On Sunday I did a 4-hour zone 2 trying to stay within 150-200W, even over a couple of mountain passes. Last hour still wasn't too bad ending with a final big climb (200-220W at 51 rpm average), but i couldn't believe how wrecked I was next day even though it was such an enjoyable ride. But it seems the muscle damage induced is still less than a 4X15' threshold session (which is not an enjoyable ride, due to intensity and logistics).

    But like the pro friend your talking about, riders should eventually get used to those loads, while reaping all the rewards of the adaptations happening during those big hours.

    Coggan Power Zones - Power Training Levels by Andrew Coggan | TrainingPeaks
    I've also wondered when looking at Table 2, on the row "increased lactate threshold" (for example) Zone 2 has 2 check marks, and Zone 4 has 4 check marks.

    I believe there is a time dependent equalization there. Another words, 3-4 hours of Zone 2 has as much benefit to lactate threshold as 40 minutes at Zone 4. The advantage of Zone 2 being sustainable frequent training due to less required recovery.
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    Ponch - I use the TSS to judge my load between different types of rides. The only time I feel wreaked from a long duration at low intensity vs a high intensity ride at the same TSS is when I don't eat enough on the ride.

    So I think your looking for Dr Coggan's Train Stress Score (TSS).

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    Quote Originally Posted by mooddude View Post

    So I think your looking for Dr Coggan's Train Stress Score (TSS).
    Initially I thought TSS and KJs would work similar for rides with flat power output. But there are two factors that are different in the TSS formula: Normalized Power consideration, and the squaring factor.

    If IF = NP/FTP, then

    TSS = (sec x NP x IF)/(FTP x 3600) x 100 = t (NP^2/FTP^2) * 100.

    Where t = hours ridden


    Ride # 1:
    Ride 1 hour at FTP. With flat power output NP should be very close to average power.

    TSS = 1 (250^2/250^2) * 100 = 100

    By definition, 100 TSS is 1 hour at FTP. So that checks out.



    Ride #2:
    Ride 2 hours at Zone 2 = 160W, with flat power output (NP very close to AP)

    TSS = 2 (160^2/250^2) *100 = 82


    So 1 hour at FTP has higher TSS than 2 hours at Zone 2. The whole point of TSS was to better capture how a ride actually feels. To reach a TSS of 100 in Zone 2, you'd have to ride 2.44 hours. You know, that feels about right.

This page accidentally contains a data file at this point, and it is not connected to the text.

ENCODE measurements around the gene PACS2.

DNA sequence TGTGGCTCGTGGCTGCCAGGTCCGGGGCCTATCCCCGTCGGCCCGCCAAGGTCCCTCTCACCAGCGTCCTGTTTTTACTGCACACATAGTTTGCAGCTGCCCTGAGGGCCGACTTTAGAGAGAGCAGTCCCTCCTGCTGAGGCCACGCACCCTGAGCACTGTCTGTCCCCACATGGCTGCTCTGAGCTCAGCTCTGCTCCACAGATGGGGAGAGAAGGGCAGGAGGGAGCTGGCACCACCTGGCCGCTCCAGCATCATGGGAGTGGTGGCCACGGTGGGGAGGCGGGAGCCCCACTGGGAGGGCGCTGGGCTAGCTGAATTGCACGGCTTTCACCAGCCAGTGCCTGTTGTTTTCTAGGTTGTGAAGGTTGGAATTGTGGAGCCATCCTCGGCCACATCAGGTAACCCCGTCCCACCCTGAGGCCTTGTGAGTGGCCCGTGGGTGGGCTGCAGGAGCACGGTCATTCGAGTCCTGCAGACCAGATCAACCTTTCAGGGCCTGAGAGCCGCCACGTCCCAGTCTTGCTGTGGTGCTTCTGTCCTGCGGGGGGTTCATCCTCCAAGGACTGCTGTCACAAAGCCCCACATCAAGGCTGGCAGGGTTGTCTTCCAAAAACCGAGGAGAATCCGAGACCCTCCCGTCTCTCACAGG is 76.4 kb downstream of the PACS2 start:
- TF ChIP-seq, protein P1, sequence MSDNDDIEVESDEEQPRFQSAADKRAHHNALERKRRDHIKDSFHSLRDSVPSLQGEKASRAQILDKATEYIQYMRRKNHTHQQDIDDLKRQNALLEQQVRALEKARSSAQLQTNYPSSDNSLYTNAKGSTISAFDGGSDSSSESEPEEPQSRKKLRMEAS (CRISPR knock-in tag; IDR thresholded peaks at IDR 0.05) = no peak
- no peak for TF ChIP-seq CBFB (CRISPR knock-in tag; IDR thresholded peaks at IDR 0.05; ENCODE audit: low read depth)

Therefore TSS would be a better metric to use especially if you're doing group rides, races, and mtb rides (NP much different than AP) as part of your training load.
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  40. #40
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    When I was racing Masters 35+ road, I did alright with interval-heavy training - 5th in Snowbird, top 10 in National Capital Open (now defunk), top 4 in State Time Trials, etc. I could beat some of those doing 25% more volume but my friends who made top ten at Nats were doing upwards of 40% more volume. I realized the barrier, for me, was volume. I concluded that the intervals help get you to a certain level but they won't take you to the top. I think there are reasons for that which go beyond just grinding out hours but that is a different subject.

    Larry

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    Quote Originally Posted by lgh View Post
    When I was racing Masters 35+ road, I did alright with interval-heavy training - 5th in Snowbird, top 10 in National Capital Open (now defunk), top 4 in State Time Trials, etc. I could beat some of those doing 25% more volume but my friends who made top ten at Nats were doing upwards of 40% more volume. I realized the barrier, for me, was volume. I concluded that the intervals help get you to a certain level but they won't take you to the top. I think there are reasons for that which go beyond just grinding out hours but that is a different subject.

    Larry
    Larry

    What is your idea of intervals? Sample week?

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    Typical program beginning in March (more or less): Sprint intervals once a week. 1:1 2-5 minute intervals once a week. Weekend racing or extended intervals of anywhere from 5-20 minutes. Variable rest on the weekend intervals. The intervals were modified quite a bit to ramp up to State TT in June but still were 3 times per week. 1-2 rest days/week. Training as measured in distance might be 150-175 miles/week. National level guys were 250/week at the Masters level.

    Winter training began with 12 weeks of resistance training in the gym with some lower volume intervals.

    None of it was fun!

    Larry

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    Quote Originally Posted by Poncharelli View Post
    On Sunday I did a 4-hour zone 2 trying to stay within 150-200W, even over a couple of mountain passes. Last hour still wasn't too bad ending with a final big climb (200-220W at 51 rpm average), but i couldn't believe how wrecked I was next day even though it was such an enjoyable ride. But it seems the muscle damage induced is still less than a 4X15' threshold session (which is not an enjoyable ride, due to intensity and logistics).

    But like the pro friend your talking about, riders should eventually get used to those loads, while reaping all the rewards of the adaptations happening during those big hours.

    Coggan Power Zones - Power Training Levels by Andrew Coggan | TrainingPeaks